The Oneota Weavers Guild of Decorah is hosting the Iowa Federation of Handweavers and Spinners Saturday, Sept. 7, at the Vesterheim Norwegian-American Museum, third floor of the Westby-Torgerson Building, 502 West Water Street in Decorah.

Registration is from 9 to 10 a.m., and costs $20 for adults, and $10 for students in grades 7-12 and Luther College students.

Beginning at 10 a.m., the first lecture will be given by Mary Hark on her Creative Practice: Situated Somewhere In-between.

Mary Hark is associate professor of design studies at the University of Wisconsin-Madison, a fiber/mixed media artist, and an advocate for sustainable papermaking in Ghana. She is proprietor of HARK! Handmade Paper, specializing in producing small editions of high-quality flax, linen and abaca papers in her studio located in Saint Paul, Minn.

Hark will speak about her own artwork, such as a series titled Driftless Reveries. The artworks respond to the physical topography of Central Minnesota and South-Central Wisconsin, and the built environment of Kumasi, Ghana, where she spends several months each year. Made from handmade flax and linen papers, linen cloth, and other materials that carry a variety of surface qualities. Hark also explores the intrinsic properties of handmade paper. She will also talk about some of her projects in the US and abroad to grow flax and teach papermaking. A question and answer period will follow.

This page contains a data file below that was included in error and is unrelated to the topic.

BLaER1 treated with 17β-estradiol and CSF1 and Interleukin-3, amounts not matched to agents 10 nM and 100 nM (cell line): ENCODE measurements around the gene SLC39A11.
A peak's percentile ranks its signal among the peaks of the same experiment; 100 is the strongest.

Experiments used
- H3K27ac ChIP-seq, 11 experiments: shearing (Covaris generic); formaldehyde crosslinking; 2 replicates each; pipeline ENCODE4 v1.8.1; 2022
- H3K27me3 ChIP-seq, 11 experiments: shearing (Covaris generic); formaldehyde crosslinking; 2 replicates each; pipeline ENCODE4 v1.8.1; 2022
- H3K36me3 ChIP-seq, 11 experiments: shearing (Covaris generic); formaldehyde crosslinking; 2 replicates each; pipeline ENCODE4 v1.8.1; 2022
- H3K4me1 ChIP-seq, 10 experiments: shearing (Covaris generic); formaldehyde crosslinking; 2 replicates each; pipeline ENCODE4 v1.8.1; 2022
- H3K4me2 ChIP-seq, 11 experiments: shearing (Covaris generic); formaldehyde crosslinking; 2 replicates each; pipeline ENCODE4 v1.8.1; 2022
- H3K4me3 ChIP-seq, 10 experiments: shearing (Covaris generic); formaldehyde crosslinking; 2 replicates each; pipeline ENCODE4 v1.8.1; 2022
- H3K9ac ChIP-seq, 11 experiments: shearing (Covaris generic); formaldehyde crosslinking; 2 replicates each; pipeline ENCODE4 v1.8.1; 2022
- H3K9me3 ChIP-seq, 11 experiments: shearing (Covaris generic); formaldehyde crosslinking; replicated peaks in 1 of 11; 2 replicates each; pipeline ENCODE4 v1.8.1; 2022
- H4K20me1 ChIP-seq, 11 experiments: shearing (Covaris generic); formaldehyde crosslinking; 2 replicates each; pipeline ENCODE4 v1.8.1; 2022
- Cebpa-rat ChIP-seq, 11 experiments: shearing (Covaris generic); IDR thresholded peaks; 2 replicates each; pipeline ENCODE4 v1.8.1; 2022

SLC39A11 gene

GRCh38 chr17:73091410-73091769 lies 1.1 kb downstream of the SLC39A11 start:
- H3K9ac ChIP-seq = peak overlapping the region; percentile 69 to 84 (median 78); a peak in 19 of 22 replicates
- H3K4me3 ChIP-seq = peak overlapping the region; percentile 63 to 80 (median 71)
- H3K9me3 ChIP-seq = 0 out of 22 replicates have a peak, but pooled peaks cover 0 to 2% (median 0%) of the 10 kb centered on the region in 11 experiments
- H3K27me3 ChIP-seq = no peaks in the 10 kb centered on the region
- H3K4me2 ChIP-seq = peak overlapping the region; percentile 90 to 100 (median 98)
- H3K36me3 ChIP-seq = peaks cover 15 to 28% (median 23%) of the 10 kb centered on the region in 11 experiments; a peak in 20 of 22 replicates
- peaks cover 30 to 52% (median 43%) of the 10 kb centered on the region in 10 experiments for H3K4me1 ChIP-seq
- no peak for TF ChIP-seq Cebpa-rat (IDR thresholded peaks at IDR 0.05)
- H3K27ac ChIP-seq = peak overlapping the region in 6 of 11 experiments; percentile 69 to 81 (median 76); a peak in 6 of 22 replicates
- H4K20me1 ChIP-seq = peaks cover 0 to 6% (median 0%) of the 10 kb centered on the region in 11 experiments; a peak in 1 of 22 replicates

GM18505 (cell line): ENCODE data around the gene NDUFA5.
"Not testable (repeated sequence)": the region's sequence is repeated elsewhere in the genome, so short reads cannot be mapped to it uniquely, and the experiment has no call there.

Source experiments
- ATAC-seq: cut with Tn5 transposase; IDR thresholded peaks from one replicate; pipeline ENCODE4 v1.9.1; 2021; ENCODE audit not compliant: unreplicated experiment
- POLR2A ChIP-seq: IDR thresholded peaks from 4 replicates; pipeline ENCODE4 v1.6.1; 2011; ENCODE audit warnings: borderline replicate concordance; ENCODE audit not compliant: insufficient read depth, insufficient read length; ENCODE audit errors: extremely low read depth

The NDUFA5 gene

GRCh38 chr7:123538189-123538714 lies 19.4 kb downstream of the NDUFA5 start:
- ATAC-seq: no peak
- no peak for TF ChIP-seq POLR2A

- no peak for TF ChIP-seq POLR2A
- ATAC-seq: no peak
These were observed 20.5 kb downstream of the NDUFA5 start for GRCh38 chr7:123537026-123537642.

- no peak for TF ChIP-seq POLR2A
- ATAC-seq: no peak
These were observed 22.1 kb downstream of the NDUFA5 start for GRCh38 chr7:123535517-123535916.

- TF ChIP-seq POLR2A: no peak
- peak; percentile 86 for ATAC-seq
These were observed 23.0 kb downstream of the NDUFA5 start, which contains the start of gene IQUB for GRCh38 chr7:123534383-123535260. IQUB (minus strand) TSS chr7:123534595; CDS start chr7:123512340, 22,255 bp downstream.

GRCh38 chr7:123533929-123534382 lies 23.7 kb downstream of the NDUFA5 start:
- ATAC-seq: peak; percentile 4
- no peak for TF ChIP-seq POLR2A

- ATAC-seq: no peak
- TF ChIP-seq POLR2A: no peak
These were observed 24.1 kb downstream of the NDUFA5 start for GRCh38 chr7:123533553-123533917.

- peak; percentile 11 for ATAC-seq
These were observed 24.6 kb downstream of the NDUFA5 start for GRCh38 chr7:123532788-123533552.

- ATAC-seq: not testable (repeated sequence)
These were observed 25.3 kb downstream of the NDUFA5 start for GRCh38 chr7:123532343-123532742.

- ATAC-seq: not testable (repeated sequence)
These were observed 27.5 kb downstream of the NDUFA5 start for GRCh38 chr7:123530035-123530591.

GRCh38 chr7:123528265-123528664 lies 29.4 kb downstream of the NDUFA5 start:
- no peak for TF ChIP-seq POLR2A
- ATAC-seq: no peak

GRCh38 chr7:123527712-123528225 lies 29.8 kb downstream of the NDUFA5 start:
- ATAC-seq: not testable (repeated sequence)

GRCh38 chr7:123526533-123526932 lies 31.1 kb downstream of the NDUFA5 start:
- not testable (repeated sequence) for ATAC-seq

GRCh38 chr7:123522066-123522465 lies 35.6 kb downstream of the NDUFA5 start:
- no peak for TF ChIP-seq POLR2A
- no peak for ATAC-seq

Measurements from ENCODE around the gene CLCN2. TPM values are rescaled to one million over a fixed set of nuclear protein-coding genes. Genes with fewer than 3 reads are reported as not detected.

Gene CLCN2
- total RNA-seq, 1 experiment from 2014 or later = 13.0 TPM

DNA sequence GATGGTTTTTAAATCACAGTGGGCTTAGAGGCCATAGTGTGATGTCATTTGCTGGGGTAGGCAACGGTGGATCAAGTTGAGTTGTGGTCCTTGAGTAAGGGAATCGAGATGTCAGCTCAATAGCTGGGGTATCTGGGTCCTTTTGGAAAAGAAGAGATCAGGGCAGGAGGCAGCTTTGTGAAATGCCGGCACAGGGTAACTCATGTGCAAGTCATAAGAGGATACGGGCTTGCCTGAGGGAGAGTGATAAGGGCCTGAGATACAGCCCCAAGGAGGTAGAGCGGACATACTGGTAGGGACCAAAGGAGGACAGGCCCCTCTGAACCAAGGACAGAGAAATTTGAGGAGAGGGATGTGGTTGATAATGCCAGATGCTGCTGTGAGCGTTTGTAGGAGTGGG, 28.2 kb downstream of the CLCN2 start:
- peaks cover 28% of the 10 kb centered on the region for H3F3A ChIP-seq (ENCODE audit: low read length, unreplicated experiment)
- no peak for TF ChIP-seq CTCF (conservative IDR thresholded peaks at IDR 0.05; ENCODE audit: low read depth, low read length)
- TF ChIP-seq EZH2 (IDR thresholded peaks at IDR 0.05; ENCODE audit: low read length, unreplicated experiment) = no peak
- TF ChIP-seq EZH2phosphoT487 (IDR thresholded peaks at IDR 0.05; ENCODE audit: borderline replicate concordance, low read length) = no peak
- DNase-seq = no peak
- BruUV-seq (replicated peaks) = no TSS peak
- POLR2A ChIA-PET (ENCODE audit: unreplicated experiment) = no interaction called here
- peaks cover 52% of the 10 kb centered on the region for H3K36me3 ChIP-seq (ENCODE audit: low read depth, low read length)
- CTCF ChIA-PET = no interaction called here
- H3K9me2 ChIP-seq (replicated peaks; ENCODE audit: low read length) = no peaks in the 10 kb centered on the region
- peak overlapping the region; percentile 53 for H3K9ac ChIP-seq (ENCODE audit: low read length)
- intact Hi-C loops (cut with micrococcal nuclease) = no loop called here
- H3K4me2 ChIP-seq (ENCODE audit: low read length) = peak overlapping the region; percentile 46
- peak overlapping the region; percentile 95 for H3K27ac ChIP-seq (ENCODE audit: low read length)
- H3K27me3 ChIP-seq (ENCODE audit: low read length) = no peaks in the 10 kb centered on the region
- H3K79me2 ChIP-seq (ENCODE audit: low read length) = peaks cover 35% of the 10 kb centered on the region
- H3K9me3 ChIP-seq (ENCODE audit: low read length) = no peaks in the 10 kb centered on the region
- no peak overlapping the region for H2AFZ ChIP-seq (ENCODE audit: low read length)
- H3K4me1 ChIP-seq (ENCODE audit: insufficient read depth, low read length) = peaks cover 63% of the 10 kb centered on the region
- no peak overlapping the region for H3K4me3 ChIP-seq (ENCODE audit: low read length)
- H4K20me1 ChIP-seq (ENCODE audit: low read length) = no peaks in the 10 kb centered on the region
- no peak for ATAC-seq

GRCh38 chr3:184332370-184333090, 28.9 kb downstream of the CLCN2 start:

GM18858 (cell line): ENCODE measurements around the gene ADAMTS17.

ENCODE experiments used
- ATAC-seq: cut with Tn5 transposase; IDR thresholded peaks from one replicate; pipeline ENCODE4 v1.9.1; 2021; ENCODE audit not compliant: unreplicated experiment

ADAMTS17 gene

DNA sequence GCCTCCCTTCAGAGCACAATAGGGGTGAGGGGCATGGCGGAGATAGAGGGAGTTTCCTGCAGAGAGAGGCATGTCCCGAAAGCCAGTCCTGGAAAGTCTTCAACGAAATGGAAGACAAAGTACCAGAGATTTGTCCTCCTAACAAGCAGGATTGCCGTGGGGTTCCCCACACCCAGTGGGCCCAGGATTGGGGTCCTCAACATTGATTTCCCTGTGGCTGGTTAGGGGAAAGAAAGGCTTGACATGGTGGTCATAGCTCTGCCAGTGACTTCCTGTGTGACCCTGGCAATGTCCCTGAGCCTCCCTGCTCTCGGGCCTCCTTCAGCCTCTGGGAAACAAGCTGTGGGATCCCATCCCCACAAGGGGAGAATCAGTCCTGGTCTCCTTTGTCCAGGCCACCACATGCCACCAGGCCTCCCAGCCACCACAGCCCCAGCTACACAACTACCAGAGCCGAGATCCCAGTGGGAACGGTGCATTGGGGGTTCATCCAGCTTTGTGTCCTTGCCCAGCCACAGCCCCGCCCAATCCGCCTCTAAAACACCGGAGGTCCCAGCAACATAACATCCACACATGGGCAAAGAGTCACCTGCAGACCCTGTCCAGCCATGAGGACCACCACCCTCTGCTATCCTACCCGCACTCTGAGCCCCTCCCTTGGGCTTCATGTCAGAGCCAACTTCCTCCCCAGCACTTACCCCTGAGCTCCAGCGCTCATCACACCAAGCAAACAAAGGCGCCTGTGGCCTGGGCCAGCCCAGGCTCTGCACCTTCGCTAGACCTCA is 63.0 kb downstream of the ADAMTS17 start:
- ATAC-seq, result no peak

Beginning at 2 p.m. the second lecture will be given by Maria Amalia Wood – Tengo un Nombre (I Have a Name).

Maria Amalia Wood holds a bachelor’s degree in General Art (with a minor in Visual Communications) from Judson University and an MFA in Textile Art and Design from the University of Wisconsin-Madison. A native of Honduras, Maria Amalia maintains a studio in Madison, Wis., and enjoys working with textiles, papermaking and community-focused storytelling. With a creative process that embraces a personal and socially engaged art practice, her work delves into the complexities of a life lived between Central America and the Midwestern United States.

Her presentation showcases her creative research making use of handmade paper and mixed media informed by a collaborative art project, Soñé una Milpa (I Dreamed of a Corn Field), that celebrates the important, though often hidden experience of ten Latina immigrant women. Her body of work refers to elusive memories of a remembered place and a life lived between cultures. A question and answer period will follow.

During the day, there will be a display of handwoven, handspun and handknit textiles by members of the Iowa Federation of Handweavers and Spinners.

For further information, visit Oneota Weavers and Spinners Guild on Facebook.